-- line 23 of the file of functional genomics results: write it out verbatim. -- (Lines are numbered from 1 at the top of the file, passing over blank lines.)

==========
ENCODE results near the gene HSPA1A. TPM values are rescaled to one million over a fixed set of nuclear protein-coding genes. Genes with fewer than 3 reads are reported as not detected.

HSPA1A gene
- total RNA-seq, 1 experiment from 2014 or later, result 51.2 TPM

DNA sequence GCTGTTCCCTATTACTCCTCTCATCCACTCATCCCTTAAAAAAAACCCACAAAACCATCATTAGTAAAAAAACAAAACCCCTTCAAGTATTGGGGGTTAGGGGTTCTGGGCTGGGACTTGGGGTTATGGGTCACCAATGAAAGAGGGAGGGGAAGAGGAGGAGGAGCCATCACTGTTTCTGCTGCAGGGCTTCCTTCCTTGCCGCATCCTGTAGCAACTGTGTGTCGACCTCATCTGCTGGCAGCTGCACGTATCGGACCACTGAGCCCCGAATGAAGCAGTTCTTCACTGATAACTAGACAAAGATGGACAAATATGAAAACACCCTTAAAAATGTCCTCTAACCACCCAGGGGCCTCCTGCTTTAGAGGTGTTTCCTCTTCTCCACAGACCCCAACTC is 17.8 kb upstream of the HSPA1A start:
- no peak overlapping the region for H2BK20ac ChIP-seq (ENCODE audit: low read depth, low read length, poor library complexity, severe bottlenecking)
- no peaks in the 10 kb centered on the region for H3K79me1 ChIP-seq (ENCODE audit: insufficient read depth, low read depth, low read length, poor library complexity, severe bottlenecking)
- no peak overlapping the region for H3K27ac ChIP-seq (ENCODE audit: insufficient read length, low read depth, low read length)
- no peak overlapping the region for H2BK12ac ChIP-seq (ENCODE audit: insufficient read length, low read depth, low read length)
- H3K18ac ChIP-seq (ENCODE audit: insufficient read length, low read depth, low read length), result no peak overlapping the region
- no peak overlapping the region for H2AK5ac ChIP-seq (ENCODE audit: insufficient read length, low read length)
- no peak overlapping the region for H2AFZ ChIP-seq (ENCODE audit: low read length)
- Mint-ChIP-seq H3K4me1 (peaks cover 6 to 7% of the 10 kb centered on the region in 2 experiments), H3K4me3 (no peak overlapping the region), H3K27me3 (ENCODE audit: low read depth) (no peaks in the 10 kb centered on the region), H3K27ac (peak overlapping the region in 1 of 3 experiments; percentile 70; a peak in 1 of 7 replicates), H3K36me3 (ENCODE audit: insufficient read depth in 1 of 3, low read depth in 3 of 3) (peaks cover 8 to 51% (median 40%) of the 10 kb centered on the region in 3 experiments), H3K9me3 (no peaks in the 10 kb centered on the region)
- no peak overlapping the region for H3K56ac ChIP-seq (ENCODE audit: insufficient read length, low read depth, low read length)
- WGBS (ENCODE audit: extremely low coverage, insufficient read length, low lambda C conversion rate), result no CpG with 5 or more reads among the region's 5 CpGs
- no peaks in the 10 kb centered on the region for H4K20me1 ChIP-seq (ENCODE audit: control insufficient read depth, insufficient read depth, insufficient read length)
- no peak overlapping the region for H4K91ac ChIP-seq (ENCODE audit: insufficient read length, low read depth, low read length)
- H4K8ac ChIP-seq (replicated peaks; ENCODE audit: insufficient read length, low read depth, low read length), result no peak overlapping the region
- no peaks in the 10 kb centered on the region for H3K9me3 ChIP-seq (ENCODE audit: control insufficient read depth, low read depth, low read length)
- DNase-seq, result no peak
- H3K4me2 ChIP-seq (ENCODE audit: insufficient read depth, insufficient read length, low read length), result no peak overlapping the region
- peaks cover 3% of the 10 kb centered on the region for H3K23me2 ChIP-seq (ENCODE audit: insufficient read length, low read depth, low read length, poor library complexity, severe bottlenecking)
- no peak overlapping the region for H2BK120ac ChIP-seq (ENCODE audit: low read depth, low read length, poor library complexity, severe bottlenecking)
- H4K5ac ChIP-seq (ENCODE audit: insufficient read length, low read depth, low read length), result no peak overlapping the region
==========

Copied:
- H4K5ac ChIP-seq (ENCODE audit: insufficient read length, low read depth, low read length), result no peak overlapping the region